Russian Roscosmos’ Heavy-Lift Angara A5 Rocket Launch Zooms Past Soviet-Era Space Program

After nearly six years, Russia’s space agency Roscosmos has once again successfully launched its heavy-lift Angara rocket, a replacement of the Soviet-era Proton rockets.

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The Roscosmos State Corporation for Space Activities announced this on Monday. The Angara-A5 rocket carrying a mock payload was launched at 7:55 AM EST, from the Plesetsk Cosmodrome spaceport, located 800 kilometers north of Moscow.

After a period of 12 minutes and 28 seconds into its mission, the cargo mockup separated from the third stage of the carrier.  Roscosmos said in a statement,

“The orbital block consisting of the Breeze-M upper stage and the spacecraft’s cargo mockup separated from the third stage of the carrier.”

Head of the Samara-based Roscosmos, Dmitry Rogozin, expressed his joy by tweeting, “She flies, damn it!”

The Angara Family 

Named after a major Siberian river flowing out of Lake Baikal, the Angara rocket family is developed by the Moscow-based Khrunichev State Research and Production Space Center. The new rocket class has been specially designed to replace the Proton rockets of the Soviet Era.

Intended to replace a number of Russia’s existing launch vehicles, the Angara rockets are capable of putting payloads weighing between 3,800 and 24,500 kg into low Earth orbit.

Dating back to the 1960s, the older rockets have experienced several embarrassing failures, after which a need for their successor remained vital for the country.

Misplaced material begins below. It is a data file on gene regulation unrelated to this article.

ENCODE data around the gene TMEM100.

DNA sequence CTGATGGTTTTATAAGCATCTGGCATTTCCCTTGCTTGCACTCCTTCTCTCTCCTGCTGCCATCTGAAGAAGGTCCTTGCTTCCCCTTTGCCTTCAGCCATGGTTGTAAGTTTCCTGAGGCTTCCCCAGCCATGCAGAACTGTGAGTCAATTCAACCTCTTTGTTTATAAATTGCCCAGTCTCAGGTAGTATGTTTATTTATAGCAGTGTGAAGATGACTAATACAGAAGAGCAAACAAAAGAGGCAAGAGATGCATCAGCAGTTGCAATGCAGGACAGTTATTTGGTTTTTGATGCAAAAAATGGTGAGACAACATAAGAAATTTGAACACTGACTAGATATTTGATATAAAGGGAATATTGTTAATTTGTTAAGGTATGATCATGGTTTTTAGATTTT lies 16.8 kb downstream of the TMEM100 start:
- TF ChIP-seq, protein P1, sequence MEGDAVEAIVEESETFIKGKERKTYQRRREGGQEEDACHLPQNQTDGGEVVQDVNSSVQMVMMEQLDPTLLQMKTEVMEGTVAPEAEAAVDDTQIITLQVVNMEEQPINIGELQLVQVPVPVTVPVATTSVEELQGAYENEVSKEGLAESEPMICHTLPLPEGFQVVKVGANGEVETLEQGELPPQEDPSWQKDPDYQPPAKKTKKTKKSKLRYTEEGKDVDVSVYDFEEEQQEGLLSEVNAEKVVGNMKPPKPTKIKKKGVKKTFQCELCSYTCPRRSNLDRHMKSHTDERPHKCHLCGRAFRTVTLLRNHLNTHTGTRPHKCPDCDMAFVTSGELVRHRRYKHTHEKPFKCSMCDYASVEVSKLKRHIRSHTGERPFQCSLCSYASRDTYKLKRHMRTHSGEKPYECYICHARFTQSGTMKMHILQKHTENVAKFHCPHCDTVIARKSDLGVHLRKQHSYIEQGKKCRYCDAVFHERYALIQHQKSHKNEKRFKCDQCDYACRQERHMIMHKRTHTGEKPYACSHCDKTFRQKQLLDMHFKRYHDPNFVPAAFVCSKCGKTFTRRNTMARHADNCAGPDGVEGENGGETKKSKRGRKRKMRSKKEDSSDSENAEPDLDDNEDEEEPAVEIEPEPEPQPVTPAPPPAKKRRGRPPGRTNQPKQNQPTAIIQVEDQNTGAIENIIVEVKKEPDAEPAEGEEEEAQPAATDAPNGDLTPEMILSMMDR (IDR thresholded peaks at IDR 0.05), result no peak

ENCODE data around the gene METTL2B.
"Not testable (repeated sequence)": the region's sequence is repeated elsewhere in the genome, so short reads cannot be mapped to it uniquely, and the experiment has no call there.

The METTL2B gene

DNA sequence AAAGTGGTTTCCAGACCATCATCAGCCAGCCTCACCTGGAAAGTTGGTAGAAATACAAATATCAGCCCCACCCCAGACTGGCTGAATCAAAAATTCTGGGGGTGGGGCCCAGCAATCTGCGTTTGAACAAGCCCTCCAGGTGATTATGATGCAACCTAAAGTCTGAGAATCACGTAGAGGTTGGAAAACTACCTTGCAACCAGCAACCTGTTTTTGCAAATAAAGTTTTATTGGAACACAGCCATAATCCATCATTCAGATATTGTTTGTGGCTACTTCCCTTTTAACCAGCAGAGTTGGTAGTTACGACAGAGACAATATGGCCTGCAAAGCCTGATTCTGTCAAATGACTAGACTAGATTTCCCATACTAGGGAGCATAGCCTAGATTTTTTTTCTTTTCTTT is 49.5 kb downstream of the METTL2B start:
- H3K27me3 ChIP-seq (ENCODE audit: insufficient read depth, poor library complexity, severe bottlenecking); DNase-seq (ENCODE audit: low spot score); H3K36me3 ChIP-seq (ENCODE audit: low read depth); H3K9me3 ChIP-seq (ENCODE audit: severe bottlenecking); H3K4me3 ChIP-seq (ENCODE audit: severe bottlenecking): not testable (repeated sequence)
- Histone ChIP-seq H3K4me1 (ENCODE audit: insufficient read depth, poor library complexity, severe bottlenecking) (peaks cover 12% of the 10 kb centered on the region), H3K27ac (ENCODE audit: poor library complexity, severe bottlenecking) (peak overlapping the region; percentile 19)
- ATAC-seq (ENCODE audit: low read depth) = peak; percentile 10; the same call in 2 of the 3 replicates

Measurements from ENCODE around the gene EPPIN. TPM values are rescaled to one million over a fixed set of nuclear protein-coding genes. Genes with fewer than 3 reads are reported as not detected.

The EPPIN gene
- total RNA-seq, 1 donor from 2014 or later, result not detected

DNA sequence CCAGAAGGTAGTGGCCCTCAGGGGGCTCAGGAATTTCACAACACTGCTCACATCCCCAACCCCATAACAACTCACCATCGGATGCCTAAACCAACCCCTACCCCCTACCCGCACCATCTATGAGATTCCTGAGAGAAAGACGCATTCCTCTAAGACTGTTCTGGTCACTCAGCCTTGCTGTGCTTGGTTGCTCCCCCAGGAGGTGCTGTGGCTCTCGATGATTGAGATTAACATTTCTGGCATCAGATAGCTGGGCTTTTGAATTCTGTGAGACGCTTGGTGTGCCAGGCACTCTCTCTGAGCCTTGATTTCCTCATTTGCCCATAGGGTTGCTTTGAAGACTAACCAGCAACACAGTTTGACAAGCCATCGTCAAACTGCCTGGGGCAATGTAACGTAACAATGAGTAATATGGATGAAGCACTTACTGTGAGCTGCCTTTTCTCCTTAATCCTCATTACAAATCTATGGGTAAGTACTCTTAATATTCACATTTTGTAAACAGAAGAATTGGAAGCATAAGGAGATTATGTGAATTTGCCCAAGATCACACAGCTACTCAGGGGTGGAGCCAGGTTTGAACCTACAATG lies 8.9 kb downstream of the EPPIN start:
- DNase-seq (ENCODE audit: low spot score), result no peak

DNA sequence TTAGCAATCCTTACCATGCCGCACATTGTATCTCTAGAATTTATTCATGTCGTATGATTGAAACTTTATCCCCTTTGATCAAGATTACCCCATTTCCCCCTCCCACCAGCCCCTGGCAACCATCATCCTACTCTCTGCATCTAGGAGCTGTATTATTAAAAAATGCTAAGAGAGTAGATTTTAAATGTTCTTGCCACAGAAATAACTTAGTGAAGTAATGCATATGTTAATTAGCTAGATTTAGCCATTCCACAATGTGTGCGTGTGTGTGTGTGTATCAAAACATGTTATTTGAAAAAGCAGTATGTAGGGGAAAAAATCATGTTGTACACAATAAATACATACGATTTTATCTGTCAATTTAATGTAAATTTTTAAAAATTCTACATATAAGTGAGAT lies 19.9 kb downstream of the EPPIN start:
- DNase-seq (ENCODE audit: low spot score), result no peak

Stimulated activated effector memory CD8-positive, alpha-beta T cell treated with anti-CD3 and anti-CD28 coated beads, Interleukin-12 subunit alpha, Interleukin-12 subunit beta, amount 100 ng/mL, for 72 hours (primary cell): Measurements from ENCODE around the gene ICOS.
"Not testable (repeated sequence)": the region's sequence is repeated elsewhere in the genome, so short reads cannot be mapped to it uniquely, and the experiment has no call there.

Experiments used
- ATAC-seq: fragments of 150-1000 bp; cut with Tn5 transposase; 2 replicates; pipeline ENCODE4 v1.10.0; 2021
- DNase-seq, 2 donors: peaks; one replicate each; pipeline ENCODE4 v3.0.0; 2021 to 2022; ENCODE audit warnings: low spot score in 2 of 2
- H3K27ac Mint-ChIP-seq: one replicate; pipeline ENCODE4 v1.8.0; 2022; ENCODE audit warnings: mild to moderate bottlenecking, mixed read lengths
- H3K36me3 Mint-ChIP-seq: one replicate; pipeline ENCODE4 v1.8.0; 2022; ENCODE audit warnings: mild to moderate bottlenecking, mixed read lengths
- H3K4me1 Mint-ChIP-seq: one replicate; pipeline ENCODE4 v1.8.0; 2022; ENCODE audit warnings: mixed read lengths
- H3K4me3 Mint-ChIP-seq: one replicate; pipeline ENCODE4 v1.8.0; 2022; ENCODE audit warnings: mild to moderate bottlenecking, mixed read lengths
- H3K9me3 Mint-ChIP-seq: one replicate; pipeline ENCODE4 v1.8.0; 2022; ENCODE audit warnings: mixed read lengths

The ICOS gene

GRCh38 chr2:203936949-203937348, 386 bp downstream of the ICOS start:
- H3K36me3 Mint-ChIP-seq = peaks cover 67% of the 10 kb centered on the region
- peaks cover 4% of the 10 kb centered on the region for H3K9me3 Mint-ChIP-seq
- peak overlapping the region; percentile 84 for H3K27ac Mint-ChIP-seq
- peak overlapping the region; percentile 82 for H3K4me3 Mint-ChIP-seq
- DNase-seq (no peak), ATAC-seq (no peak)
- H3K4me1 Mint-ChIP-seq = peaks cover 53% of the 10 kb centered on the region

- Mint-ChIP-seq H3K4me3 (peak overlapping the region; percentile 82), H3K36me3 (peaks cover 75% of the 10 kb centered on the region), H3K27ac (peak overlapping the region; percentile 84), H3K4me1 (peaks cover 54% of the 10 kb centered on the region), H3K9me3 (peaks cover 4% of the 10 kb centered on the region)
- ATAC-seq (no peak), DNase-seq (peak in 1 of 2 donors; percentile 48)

More Eco-Friendly Than Previous Models

As compared to the earlier models, the heavy-lift Angara rocket has been touted to be more eco-friendly by the officials. Instead of using the colossally toxic heptyl, the rocket makes use of oxygen and kerosene for fuel.

“(It does not use) aggressive and toxic propellants, significantly increasing environmental safety both in the areas adjacent to the launch complex and in the drop zones,” said Roscosmos.

Russia Creating A New Space Industry

The new rocket is an integral part of Russian President Vladimir Putin’s efforts of reviving the country’s space industry and reducing the reliance on the Soviet-era technology.

The second launch was rescheduled several times since the launch of the Angara A5 heavy-lift launch vehicle and its smaller version, Angara 1.2, in 2014.

The Russian space program carved a name for itself by sending the first man into space in 1961, at the back of launching the first satellite, Sputnik 1, into orbit four years before that.

However, following the dissolution of the Soviet Union, Russia faced a number of problems. Apart from losing out expensive spacecraft and satellites in recent years, the nation has been plagued by corruption scandals.

The launch of the Angara family might be an attempt to fix these problems as the nation looks to outsmart its old space rival, the United States.

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